6. Current Vendor & Tools Landscape

  7. Current Situation Analysis • Internal audit departments have growing pressure for increased oversight and assurance • With mounting pressure and increased workloads, internal audits are overwhelmed with manual and decentralized processes • Organizations are now looking to reduce the cost and improve efficiency associated with their internal audit departments • Focus has shifted from reliance on “error-prone” manual controls to automating and monitoring the execution of those controls • Interim solutions provide adequate controls repository functionality but offer little in improving the approach • Toolsare able to assist with enterprise wide risk assessment, compliance, planning, scheduling, control automation, control monitoring, review, report generation, trend analysis, and storage. • Flexibility of the software allows OIA to customize and scale the tool according to their business or changes in IT infrastructure and platforms • Tools help assess various risks (financial, environmental, health & safety, IS) under a consistent risk methodology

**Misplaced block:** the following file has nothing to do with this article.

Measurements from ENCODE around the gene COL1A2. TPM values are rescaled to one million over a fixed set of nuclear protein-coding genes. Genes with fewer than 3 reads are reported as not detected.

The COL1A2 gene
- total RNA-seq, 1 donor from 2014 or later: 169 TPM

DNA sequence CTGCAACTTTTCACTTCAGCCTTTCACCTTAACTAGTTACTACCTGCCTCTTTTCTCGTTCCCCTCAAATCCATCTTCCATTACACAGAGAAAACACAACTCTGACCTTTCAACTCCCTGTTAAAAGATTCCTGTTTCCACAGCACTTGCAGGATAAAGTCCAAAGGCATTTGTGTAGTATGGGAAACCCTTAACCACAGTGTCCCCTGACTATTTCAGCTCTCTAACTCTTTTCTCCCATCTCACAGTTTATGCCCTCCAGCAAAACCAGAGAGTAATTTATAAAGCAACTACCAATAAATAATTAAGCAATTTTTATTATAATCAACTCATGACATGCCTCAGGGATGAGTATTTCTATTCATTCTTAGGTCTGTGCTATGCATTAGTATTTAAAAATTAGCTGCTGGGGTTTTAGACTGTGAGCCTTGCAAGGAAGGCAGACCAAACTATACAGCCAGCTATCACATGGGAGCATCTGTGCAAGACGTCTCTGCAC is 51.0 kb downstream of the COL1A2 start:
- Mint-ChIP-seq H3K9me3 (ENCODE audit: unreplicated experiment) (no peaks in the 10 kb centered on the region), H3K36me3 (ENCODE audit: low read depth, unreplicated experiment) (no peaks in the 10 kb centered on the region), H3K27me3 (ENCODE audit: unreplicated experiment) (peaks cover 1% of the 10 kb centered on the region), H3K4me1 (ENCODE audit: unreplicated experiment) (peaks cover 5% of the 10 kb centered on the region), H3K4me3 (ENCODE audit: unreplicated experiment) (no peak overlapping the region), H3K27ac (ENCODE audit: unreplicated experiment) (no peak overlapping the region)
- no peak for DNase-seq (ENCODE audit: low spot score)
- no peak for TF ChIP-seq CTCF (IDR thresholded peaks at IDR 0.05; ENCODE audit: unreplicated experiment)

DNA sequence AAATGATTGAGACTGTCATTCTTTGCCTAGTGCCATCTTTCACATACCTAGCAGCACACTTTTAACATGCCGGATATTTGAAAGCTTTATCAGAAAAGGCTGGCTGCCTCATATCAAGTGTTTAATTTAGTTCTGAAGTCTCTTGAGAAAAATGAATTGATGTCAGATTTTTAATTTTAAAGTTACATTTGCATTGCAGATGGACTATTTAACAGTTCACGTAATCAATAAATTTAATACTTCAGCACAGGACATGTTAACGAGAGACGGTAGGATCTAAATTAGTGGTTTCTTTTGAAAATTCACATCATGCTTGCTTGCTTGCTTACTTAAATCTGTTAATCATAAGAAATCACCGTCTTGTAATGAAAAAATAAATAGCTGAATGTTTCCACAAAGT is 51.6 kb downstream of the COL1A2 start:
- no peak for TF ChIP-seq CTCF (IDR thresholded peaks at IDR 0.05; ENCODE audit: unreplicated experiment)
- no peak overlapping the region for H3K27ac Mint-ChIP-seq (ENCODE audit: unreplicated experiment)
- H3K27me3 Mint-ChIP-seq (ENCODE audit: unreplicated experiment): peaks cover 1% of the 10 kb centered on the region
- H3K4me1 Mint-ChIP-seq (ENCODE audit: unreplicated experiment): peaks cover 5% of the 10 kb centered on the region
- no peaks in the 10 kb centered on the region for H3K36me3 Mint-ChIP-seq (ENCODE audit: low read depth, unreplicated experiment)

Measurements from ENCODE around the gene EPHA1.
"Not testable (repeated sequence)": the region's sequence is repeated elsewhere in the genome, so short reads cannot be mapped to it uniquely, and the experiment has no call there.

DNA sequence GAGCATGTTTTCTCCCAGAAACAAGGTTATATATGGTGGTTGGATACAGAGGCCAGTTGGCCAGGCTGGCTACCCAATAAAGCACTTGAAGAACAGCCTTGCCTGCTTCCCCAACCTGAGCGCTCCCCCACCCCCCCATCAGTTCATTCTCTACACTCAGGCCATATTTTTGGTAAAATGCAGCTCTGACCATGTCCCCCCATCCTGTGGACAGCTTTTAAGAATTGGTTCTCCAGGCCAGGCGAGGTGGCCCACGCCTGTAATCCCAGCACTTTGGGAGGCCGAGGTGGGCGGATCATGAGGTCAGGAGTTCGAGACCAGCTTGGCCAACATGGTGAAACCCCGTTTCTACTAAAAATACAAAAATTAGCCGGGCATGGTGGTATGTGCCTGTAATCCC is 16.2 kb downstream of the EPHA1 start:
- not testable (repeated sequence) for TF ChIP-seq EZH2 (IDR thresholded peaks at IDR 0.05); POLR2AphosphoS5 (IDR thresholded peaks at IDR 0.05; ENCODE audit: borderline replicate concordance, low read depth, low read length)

8. Decisions to Consider • Organizations are assessing the value/cost of implementing a tools solution to help with internal audit processes • Focus on a broader Governance, Risk and Compliance (GRC) program • Understand your current process & issues and focus on improvement • Timing, cost and level of effort to implement, to include initial and ongoing training needs, software licensing, and maintenance • How best to enhance the existing audit program into a more sustainable, repeatable process • Improve documentation version control • Consider self-assessment procedures • Improve efficiency of the process (i.e. workflow) • Enhance reporting features to improve effectiveness • Understanding the vendor landscape for the next generation of audit technologies • Find the tool that best fits your needs • GRC is the “hot” label today • Many boutique vendors in this space today to address cost concerns and unique needs